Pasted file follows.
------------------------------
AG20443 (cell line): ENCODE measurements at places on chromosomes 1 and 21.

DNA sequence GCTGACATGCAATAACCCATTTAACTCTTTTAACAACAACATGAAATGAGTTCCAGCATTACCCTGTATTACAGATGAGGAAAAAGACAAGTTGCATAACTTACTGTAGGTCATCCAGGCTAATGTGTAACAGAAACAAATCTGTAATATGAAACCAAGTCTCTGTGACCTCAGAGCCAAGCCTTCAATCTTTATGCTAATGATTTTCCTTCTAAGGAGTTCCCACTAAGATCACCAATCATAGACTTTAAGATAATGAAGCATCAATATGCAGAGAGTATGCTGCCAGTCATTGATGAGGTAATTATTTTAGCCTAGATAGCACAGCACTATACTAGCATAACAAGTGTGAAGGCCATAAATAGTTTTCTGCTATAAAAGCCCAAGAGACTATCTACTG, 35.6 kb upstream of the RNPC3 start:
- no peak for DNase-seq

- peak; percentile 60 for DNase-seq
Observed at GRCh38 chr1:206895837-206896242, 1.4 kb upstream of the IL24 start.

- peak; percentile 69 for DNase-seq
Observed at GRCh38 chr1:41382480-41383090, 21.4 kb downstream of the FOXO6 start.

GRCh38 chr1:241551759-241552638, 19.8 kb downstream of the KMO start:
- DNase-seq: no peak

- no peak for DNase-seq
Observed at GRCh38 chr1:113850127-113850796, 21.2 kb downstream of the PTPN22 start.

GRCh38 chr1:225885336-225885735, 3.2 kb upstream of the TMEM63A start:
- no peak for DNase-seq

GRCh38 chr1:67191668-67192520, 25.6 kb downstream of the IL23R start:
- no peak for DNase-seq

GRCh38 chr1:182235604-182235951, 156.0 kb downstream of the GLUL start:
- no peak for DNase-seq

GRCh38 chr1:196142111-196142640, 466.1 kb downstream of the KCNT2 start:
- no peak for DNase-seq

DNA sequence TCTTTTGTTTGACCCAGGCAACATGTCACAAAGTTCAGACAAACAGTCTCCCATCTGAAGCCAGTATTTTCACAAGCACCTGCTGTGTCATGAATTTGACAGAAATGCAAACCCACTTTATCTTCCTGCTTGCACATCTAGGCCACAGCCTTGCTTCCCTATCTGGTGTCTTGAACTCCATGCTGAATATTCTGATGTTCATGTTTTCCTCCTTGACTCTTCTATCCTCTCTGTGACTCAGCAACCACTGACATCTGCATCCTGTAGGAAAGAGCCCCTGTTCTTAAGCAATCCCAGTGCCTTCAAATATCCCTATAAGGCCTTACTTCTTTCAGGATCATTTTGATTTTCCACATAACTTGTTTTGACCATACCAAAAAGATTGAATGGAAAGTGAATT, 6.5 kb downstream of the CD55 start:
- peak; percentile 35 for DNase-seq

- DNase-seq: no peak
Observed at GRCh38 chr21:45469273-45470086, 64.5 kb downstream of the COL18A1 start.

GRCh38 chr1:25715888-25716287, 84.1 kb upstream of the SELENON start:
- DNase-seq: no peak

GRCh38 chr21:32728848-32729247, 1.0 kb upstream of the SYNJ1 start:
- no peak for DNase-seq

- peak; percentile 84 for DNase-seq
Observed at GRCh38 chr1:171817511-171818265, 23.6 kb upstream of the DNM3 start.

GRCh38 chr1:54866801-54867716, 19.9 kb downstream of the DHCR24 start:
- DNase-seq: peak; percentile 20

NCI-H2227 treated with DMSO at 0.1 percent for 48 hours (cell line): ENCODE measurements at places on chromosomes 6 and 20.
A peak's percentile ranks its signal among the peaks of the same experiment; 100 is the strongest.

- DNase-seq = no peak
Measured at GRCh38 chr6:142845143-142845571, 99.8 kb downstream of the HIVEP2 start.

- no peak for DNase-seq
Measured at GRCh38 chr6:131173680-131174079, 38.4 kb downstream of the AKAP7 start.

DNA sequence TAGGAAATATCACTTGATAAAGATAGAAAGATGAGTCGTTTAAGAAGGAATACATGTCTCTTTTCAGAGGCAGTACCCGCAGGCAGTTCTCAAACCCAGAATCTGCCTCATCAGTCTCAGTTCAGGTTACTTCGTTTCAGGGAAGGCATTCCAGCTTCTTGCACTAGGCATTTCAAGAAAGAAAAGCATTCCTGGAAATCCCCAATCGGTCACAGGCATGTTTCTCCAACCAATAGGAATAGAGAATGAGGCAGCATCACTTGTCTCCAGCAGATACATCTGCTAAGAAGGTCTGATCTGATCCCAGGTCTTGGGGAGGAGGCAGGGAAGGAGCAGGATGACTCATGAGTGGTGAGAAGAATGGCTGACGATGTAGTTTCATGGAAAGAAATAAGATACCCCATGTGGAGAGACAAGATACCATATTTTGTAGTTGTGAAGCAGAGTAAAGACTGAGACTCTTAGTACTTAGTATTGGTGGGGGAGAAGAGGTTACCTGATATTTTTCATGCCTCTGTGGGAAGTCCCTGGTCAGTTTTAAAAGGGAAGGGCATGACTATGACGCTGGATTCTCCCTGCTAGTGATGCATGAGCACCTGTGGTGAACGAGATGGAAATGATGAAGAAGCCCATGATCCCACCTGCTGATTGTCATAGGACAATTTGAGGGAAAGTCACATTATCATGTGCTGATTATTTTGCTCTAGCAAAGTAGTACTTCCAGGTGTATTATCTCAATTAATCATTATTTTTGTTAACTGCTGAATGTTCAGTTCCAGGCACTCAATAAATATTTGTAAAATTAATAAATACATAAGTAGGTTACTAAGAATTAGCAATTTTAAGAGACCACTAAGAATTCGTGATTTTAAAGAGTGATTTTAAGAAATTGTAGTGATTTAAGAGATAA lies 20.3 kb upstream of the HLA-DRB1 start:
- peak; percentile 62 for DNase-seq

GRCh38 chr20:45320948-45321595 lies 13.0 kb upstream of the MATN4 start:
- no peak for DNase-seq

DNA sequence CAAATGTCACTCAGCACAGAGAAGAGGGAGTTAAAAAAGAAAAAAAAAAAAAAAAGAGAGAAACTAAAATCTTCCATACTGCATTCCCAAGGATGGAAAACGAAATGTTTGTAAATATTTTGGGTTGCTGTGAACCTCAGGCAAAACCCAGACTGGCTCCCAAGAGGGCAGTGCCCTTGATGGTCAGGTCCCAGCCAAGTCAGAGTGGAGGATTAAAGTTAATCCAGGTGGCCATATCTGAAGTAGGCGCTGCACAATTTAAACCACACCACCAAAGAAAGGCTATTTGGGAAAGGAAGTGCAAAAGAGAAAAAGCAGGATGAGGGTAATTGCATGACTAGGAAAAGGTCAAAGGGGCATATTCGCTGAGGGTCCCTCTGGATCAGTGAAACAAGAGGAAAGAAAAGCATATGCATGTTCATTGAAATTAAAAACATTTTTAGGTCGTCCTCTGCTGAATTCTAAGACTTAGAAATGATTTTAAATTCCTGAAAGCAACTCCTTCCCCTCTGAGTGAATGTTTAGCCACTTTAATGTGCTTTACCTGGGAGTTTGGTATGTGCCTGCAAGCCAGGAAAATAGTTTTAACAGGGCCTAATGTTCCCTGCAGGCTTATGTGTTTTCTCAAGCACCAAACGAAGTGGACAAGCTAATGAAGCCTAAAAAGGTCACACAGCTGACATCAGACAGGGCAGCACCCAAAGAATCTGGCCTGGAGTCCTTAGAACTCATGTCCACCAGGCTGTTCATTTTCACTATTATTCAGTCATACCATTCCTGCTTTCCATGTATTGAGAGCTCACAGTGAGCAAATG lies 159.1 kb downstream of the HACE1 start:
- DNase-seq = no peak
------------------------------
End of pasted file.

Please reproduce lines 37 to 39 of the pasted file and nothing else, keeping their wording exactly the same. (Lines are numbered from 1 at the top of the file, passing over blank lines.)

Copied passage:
Measured at GRCh38 chr6:131173680-131174079, 38.4 kb downstream of the AKAP7 start.

DNA sequence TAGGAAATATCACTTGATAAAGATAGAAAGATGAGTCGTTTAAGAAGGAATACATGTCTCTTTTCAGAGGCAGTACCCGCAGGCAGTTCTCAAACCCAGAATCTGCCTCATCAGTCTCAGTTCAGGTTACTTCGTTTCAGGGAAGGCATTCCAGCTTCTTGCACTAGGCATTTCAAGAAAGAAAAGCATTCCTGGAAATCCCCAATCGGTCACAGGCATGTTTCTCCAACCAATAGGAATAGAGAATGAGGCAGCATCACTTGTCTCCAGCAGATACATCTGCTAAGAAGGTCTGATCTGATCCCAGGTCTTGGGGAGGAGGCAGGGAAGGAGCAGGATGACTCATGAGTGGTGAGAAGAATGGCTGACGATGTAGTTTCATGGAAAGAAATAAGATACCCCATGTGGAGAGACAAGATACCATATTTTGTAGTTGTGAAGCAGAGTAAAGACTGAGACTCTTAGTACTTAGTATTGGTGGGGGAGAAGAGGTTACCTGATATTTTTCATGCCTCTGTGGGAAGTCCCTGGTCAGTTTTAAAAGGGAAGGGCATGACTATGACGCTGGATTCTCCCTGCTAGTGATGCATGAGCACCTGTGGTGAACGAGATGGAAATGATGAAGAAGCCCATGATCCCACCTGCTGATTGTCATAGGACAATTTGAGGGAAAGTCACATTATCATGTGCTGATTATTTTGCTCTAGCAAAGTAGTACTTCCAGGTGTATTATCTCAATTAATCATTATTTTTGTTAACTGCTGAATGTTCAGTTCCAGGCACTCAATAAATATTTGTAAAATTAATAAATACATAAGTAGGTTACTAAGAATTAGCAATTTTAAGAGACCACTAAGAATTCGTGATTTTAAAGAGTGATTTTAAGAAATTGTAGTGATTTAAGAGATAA lies 20.3 kb upstream of the HLA-DRB1 start:
- peak; percentile 62 for DNase-seq